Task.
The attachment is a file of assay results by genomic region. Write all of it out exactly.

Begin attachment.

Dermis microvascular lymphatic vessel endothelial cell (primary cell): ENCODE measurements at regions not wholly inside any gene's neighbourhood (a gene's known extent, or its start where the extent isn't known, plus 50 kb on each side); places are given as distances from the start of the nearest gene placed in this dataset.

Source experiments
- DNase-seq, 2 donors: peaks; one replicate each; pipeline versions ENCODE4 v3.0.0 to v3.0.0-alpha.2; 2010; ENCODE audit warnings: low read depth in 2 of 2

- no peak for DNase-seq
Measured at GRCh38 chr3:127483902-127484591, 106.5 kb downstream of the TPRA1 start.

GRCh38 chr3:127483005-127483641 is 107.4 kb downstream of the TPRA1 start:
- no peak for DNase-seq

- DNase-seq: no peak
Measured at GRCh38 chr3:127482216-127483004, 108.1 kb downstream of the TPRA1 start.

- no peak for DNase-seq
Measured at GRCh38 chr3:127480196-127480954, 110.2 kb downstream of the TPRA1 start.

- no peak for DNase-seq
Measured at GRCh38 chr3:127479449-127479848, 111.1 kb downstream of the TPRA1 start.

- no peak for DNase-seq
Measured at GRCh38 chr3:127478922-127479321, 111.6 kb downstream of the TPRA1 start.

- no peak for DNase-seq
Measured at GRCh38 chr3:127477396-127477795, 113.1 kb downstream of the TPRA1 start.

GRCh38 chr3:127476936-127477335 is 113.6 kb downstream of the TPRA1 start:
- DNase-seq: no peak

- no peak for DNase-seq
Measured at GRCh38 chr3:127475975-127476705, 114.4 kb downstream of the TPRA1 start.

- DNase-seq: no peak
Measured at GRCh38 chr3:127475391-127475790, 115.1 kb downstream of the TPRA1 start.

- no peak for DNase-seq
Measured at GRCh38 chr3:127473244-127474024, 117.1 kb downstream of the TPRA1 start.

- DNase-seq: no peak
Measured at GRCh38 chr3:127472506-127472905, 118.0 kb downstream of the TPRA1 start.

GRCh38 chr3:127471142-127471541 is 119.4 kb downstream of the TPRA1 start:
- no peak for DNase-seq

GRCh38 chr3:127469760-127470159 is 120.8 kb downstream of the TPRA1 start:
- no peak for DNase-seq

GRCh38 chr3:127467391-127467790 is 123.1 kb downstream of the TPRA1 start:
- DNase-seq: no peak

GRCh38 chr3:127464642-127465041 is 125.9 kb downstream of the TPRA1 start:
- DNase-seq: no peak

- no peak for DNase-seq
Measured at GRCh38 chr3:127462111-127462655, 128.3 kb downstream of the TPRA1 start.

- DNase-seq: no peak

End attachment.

Dermis microvascular lymphatic vessel endothelial cell (primary cell): ENCODE measurements at regions not wholly inside any gene's neighbourhood (a gene's known extent, or its start where the extent isn't known, plus 50 kb on each side); places are given as distances from the start of the nearest gene placed in this dataset.

Source experiments
- DNase-seq, 2 donors: peaks; one replicate each; pipeline versions ENCODE4 v3.0.0 to v3.0.0-alpha.2; 2010; ENCODE audit warnings: low read depth in 2 of 2

- no peak for DNase-seq
Measured at GRCh38 chr3:127483902-127484591, 106.5 kb downstream of the TPRA1 start.

GRCh38 chr3:127483005-127483641 is 107.4 kb downstream of the TPRA1 start:
- no peak for DNase-seq

- DNase-seq: no peak
Measured at GRCh38 chr3:127482216-127483004, 108.1 kb downstream of the TPRA1 start.

- no peak for DNase-seq
Measured at GRCh38 chr3:127480196-127480954, 110.2 kb downstream of the TPRA1 start.

- no peak for DNase-seq
Measured at GRCh38 chr3:127479449-127479848, 111.1 kb downstream of the TPRA1 start.

- no peak for DNase-seq
Measured at GRCh38 chr3:127478922-127479321, 111.6 kb downstream of the TPRA1 start.

- no peak for DNase-seq
Measured at GRCh38 chr3:127477396-127477795, 113.1 kb downstream of the TPRA1 start.

GRCh38 chr3:127476936-127477335 is 113.6 kb downstream of the TPRA1 start:
- DNase-seq: no peak

- no peak for DNase-seq
Measured at GRCh38 chr3:127475975-127476705, 114.4 kb downstream of the TPRA1 start.

- DNase-seq: no peak
Measured at GRCh38 chr3:127475391-127475790, 115.1 kb downstream of the TPRA1 start.

- no peak for DNase-seq
Measured at GRCh38 chr3:127473244-127474024, 117.1 kb downstream of the TPRA1 start.

- DNase-seq: no peak
Measured at GRCh38 chr3:127472506-127472905, 118.0 kb downstream of the TPRA1 start.

GRCh38 chr3:127471142-127471541 is 119.4 kb downstream of the TPRA1 start:
- no peak for DNase-seq

GRCh38 chr3:127469760-127470159 is 120.8 kb downstream of the TPRA1 start:
- no peak for DNase-seq

GRCh38 chr3:127467391-127467790 is 123.1 kb downstream of the TPRA1 start:
- DNase-seq: no peak

GRCh38 chr3:127464642-127465041 is 125.9 kb downstream of the TPRA1 start:
- DNase-seq: no peak

- no peak for DNase-seq
Measured at GRCh38 chr3:127462111-127462655, 128.3 kb downstream of the TPRA1 start.

- DNase-seq: no peak